Tech Tent: China and US spar over games, apps and AI
How much are Western companies are prepared to abandon their principles in order to appease the Chinese government?
In the week Apple dropped a controversial app and a games firm suspended an e-sports player for making controversial remarks about Hong Kong, Tech Tent looks at the ethical dilemmas for anyone doing business in China.
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The app that caused Apple such a headache was called HKmap.Live, which offered real-time updates of where Hong Kong police units were stationed. Apple steered an unsteady course, first refusing to allow it on the App Store, then giving the go-ahead, and finally removing it.
Jane Li, from the Hong Kong bureau of the Quartz News site, tells Tech Tent that an editorial in the state newspaper the People's Daily describing the app as "poisonous" was probably decisive.
She suspects that the commercial implications of defying the Chinese authorities were on the iPhone-maker's mind: "Probably they would see their products or marketing activities suspended in China."
Ms Li's employer has also been caught up in the free speech row. The Quartz app was removed from China's version of Apple's App Store, again it seems following anger from the Chinese.
Apple gave us a statement explaining that the map app violated both its own rules and local laws. It said it had verified with the Hong Kong Cybersecurity and Technology Crime Bureau that the app had been used to target and ambush police, and by criminals to victimise residents in areas where they know there is no law enforcement.
The company also said the Quartz app was taken down because it didn't comply with Chinese law.
Apple's explanations for its actions have not convinced many of its critics.
But a games company's move to censor an e-sports player has met with a much angrier response from its customers.
Activision Blizzard banned an e-sports player known as Blitzchung from its Hearthstone card game and took away his winnings after he shouted his support for the Hong Kong protests in a post-match interview on its streaming service.
Gamers have threatened to boycott Activision's other hit titles, the share price has fallen, and some employees have walked out in protest. The company is desperate to launch the mobile version of Call of Duty in the lucrative Chinese market. But with games forums outside China alive with derogatory comments about the business, it may find that its decision to ban Blitzchung does not even pay off in commercial terms.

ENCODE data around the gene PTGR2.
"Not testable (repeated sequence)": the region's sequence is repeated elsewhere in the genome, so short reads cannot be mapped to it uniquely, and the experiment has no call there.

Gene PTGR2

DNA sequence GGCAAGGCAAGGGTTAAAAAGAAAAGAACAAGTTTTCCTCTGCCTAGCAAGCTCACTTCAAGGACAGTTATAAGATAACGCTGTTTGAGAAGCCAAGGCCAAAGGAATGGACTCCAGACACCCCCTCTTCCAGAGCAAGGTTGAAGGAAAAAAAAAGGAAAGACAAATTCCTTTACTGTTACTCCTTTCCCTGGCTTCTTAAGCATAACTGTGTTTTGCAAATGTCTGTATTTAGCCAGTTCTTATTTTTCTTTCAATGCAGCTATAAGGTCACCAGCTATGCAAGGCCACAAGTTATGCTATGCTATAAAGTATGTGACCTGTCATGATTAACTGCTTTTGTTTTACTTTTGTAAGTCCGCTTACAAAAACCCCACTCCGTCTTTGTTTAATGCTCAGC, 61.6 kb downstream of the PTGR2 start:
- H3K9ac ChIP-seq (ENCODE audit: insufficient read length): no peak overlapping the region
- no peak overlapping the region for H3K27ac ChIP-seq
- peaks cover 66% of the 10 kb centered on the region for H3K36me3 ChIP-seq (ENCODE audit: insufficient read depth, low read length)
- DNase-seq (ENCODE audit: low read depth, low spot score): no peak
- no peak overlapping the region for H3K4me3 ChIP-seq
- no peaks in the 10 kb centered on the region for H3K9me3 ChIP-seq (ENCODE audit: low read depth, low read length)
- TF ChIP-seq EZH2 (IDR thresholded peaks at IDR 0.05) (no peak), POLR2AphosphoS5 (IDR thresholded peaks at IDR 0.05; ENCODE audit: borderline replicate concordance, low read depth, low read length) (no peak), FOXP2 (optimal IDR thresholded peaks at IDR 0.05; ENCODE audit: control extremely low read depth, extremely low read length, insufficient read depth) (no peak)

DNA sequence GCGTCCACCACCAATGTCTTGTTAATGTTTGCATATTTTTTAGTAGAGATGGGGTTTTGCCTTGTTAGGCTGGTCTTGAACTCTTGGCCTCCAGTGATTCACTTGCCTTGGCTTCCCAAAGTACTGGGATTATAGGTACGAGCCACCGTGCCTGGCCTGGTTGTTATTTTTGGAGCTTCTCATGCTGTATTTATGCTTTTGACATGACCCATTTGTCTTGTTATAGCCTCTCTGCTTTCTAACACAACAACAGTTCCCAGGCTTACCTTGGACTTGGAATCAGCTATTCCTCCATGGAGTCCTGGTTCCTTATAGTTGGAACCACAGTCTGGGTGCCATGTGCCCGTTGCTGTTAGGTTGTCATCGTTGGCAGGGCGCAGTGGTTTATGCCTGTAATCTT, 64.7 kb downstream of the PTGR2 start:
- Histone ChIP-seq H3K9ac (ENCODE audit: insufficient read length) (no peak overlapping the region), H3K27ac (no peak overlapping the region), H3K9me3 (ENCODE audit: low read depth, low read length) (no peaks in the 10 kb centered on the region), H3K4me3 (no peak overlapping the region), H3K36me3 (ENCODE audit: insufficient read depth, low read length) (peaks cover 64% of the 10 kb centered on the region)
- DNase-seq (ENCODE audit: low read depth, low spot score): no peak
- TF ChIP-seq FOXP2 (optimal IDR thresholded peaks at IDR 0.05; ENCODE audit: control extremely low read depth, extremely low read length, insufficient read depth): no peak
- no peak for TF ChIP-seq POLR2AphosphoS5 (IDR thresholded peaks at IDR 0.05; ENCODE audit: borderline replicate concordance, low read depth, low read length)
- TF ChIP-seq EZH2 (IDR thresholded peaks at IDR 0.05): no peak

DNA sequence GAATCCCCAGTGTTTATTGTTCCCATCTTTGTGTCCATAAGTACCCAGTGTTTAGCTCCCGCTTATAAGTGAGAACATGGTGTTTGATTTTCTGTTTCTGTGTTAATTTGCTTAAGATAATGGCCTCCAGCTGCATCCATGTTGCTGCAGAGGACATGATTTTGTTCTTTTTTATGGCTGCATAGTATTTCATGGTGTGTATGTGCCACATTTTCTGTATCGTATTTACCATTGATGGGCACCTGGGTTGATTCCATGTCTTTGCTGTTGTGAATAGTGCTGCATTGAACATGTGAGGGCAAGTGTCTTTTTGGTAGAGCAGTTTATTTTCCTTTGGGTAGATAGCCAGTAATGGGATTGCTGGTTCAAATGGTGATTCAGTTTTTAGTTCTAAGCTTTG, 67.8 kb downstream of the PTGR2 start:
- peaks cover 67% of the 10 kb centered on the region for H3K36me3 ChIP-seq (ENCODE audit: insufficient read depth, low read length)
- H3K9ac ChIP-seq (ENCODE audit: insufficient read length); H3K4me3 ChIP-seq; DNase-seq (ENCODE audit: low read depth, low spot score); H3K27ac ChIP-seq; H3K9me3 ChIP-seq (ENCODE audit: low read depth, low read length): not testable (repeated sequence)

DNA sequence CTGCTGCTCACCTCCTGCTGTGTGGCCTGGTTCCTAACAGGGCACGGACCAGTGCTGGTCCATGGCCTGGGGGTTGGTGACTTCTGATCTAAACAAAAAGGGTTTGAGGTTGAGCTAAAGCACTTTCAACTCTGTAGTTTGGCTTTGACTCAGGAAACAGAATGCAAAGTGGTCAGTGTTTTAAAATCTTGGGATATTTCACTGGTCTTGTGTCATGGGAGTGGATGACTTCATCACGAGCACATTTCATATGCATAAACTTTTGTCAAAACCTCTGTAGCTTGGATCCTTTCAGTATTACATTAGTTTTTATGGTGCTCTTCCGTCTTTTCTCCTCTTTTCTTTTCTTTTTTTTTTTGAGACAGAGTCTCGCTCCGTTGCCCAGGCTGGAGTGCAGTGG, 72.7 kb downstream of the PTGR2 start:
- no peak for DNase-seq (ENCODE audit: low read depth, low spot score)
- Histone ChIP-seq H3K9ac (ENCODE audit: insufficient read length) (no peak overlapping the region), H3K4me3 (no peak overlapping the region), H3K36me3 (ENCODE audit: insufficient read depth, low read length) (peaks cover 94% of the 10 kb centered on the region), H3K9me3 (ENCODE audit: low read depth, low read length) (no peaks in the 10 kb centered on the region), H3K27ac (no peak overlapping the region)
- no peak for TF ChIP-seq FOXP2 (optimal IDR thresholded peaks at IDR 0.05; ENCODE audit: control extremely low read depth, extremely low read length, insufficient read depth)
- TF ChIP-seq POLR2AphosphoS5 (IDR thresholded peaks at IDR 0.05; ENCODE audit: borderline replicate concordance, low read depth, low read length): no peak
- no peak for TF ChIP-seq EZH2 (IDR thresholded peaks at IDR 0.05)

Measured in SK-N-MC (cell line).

Activision Blizzard has made no comment except to point to the Hearthstone rulebook which warns players "engaging in any act that, in Blizzard's sole discretion, brings you into public disrepute, offends a portion or group of the public, or otherwise damages Blizzard image will result in removal".
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While American firms are facing ethical dilemmas in China, it has also been a tricky week for Chinese firms trying to do business in the United States, with a clutch of AI companies added to the Trump administration's banned list.
Hong Kong-based analyst Jay Huang, of Bernstein Research, tells Tech Tent he sees a widening gulf between the American and Chinese technology industries. He says a lot of American tech firms are thinking of building manufacturing sites outside China - "they worry the tariffs (imposed by the US on Chinese-produced goods) may become permanent."
As for the Chinese firms, the ban on doing business with American companies such as chipmakers may force them to develop their own components: "The signal from the US government is clear - if you don't build up your supply chain you have a bottleneck."
Just a few years ago, Silicon Valley and Chinese tech firms seemed eager to collaborate. Now, the US and China are engaged in a trade war and two separate technology spheres with very different cultures are emerging.